Prototyping

The process

Finding the description for each piece

Immediately after seeing the littleBits kit I was perplexed on what circuits could be made. Each piece looked unique and odd. After finding the booklet with the descriptions of all the pieces we began to get a idea of what could be done. The initial tutorial we did was very enjoyable. Putting all the pieces together and seeing it work was very satisfying. However, after being tasked with creating a device for a child who was learning to cook we began to ponder what we could make. The primary idea we came to was a timer to sound when the oven was on or was on after a certain amount of time. The counter seemed like a perfect piece to use for this idea. We wanted it to count down in which after it hits 0 the alarm goes off and the child would come to check up on the stove. However, after some tinkering we noticed that the counter couldn’t really do what we wanted. One minor issue we ran into was that since some extra electronics were added we didn’t have descriptions of what they did. Fortunately, after doing more prototyping we were able to find a piece to fit our needs.

Reflection

One of the major problems we found as stated above is we had issues finding a type of count down system. At first we wanted to use the counter and have it count down to 0 and sound the alarm. However, we had no way of having it count down each individual number. To do that we wanted, we would need a separate “tick” to make the counter move each time. A continuous circuit wouldn’t create that unfortunately. We were able to find a piece called “timeout” which actually had an internal timer. When we plugged it into our system it would automatically do a countdown to let the current go through.

Tinkering around with the littleBits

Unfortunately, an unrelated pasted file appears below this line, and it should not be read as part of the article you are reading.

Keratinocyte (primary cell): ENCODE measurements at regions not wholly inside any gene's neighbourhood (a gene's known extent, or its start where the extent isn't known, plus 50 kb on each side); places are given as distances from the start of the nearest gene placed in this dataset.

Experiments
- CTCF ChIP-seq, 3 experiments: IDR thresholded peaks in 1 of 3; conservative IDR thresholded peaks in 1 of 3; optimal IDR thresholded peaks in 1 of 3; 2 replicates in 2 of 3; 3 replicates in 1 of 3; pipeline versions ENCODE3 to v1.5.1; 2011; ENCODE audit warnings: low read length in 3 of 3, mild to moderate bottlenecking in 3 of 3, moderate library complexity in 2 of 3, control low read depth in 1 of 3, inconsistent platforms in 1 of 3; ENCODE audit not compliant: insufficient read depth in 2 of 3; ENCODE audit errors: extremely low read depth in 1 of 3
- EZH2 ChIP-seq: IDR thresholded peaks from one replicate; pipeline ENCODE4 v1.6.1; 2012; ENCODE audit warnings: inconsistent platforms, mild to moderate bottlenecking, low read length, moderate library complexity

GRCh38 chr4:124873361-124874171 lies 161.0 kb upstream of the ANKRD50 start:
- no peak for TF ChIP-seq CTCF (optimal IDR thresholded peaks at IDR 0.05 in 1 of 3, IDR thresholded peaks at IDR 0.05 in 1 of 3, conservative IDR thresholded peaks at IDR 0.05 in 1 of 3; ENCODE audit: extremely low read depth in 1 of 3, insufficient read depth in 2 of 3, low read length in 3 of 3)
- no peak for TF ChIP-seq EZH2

This way after a certain amount of time the alarm sounds requiring for the button to be pressed to reset the device. If we could do something differently I would definitely say using a different user. Immediately after choosing the user all our ideas centered around some sort of countdown. While this isn’t necessarily bad I would have liked to have a wider spectrum of ideas to pull from.

Is this prototype usable for its audience?

I would say yes. At it’s current state there are only 3 interactive units on the device. One being the on/off button which is fairly simple. Another being the button which resets the device, and the last being the time between each alarm. Having such simple controls allows for even children to use this device. This way, when they are cooking their is no confusion on how to use the product. In addition, parents can feel a little bit better when their child is cooking alone. In addition, this device isn’t just for kids, but could also be for parents. Everyone is subject to forgetfulness and this device could come in handy for those who might not always remember to turn off the stove after cooking. While the intended audience is children, people from all ages can use the product.

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